Honoring achievement since 1947: The Scholarship Association of Fort Plain offers awards to any FPHS senior with an average of 75 or above
Fort Plain residents Doris Giovannone Dutcher and Myrna Beck Herb went to college during a time when a formal post-secondary education – be it college, trade school or a formal apprenticeship – wasn’t a given for either gender, and they were able to pursue their dreams with the help of a scholarship.
Since then, they’ve dedicated much of their time – a combined 101 years – paying it forward as leaders of The Scholarship Association of Fort Plain, which was established in 1947 and awards scholarships to Fort Plain High School seniors who have achieved an average of 75 or above through their high school years. A special award is granted to students who have maintained an average of 85 or better for their effort. Myrna is the current president of the Association and Doris is the secretary/treasurer, and both have held leadership positions there for many years.
“The goal of the Scholarship Association of Fort Plain is to assist qualifying seniors to obtain a higher education. Students who have maintained an average of 85 or better are to be rewarded for a job well done, for applying themselves and for doing hard work in achieving during their time in high school,” Doris and Myrna said.
The first scholarship, for $1,000, was awarded in June 1947. Since then, both the scholarship fund and the number of students it has helped have grown impressively. During the past 20 years alone, the Association has awarded $1,382,167 in scholarships to Fort Plain graduates, including $106,000 last June, with more to be presented next month. All a student has to do to apply is complete paperwork that is available from the high school counseling office.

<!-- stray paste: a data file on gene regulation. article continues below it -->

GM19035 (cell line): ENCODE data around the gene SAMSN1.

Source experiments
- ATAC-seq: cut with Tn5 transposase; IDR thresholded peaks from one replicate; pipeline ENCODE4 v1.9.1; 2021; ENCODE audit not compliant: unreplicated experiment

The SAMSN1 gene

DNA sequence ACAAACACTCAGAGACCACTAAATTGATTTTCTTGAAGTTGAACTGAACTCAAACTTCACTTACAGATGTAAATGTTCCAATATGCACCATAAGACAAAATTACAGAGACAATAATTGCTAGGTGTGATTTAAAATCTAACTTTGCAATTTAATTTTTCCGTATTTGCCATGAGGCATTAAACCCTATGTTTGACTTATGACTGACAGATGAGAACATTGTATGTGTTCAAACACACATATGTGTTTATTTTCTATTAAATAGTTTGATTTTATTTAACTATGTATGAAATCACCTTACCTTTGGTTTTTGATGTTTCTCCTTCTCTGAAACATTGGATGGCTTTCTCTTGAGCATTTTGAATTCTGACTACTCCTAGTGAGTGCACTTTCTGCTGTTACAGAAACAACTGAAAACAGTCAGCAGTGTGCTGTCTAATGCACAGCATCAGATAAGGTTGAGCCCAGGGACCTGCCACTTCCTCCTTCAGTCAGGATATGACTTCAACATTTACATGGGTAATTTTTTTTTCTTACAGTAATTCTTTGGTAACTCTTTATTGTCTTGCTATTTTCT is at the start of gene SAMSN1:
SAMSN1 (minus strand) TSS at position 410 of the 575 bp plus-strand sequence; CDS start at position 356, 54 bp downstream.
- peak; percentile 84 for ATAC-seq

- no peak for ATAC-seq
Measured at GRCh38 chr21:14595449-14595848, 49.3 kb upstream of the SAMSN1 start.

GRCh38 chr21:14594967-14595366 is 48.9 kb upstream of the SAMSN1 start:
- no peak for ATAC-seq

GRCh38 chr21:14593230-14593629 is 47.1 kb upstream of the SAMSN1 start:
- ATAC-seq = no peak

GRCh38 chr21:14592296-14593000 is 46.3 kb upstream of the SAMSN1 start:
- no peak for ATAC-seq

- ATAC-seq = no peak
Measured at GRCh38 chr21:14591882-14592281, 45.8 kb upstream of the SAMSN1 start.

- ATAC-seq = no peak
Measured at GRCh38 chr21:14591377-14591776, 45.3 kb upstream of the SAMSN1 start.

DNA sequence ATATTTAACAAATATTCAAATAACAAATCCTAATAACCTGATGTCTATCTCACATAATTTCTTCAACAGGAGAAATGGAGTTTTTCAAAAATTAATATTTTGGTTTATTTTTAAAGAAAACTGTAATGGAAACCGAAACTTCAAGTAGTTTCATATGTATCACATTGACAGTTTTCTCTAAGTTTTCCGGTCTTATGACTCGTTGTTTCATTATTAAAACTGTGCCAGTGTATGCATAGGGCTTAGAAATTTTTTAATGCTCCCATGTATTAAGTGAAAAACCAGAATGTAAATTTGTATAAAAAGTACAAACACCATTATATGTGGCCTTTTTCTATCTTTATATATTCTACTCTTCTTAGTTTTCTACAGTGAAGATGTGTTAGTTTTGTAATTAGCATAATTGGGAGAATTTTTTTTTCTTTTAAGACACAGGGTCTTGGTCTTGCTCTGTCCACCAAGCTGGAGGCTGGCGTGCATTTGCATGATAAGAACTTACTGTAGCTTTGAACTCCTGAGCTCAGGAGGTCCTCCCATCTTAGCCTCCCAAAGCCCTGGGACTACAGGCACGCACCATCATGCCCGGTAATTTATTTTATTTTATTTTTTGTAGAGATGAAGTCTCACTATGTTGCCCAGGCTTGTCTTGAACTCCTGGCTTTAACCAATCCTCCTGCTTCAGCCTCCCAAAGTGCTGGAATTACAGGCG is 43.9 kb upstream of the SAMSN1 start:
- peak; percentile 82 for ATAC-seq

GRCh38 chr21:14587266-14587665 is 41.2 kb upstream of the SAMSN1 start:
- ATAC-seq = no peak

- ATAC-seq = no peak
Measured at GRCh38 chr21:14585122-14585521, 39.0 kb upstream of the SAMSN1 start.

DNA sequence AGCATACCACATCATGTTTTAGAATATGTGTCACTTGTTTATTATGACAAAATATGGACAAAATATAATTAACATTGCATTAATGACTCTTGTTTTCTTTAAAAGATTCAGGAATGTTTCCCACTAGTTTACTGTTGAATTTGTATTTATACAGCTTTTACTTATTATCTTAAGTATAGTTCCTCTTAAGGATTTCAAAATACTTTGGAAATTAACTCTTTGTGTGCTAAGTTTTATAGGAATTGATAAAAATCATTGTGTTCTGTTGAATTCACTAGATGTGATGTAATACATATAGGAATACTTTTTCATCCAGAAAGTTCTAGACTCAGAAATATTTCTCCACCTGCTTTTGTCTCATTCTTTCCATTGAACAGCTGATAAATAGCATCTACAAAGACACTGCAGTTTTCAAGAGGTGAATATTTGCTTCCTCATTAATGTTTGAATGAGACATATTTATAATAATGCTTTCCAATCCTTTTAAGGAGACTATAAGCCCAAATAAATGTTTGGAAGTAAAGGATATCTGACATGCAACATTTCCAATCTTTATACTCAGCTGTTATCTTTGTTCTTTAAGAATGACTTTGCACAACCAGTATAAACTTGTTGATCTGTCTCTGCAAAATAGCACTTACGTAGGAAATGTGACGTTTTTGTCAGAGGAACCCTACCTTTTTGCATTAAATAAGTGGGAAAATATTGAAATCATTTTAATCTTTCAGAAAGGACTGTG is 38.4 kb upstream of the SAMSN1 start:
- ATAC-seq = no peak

Scholarship marked the start a long and successful business career
In June 1950, Fort Plain High School graduating senior Doris Giovannone received an award from The Scholarship Association of Fort Plain. That fall, she went on to attend Albany Business College, enrolling in their rigorous executive secretarial program. “It was 33 solid weeks without many breaks,” Doris said. “I lived with a family in Albany during college and covered my room and board by babysitting their children and cleaning their house. I had to dust the venetian blinds – I hated that! And I was allowed just one night per week out and had just one weekend off per month.”
After college, Doris went on to a successful career that included positions with the State Office of Teacher Certification, the Harvey Insurance Agency (which later became the Harvey Triumpho Agency); as proprietor of The Pearl Shop, a local dress shop; and with the Shults Insurance Agency, from which she retired at age 62, but then returned to work for part-time. She also became a Notary Public during her time with the Harvey Agency.
Doris became secretary/treasurer of The Scholarship Association of Fort Plain in 1955, the year a scholarship was awarded to Fort Plain High School senior Myrna Herb.
Award helped scuttle homesickness and launch a career teaching local children
Myrna’s older sister, Gloria Beck, had been among two scholarship recipients in 1948, using the award to study at SUNY Albany for a career as an English teacher and guidance counselor. While she had a goal of following her sister into education, Myrna almost didn’t make it through her first semester at SUNY Oneonta.
“I got very homesick when I was away at college,” Myrna said. “I called home one Thursday night and told my father, ‘I just can’t do this anymore.’ He was quiet at first, and then told me if I left college and came home, I would be working in the laundry for the rest of my life. I hated doing laundry! I also thought of the scholarship I had received and about other students, and I decided to stick it out.”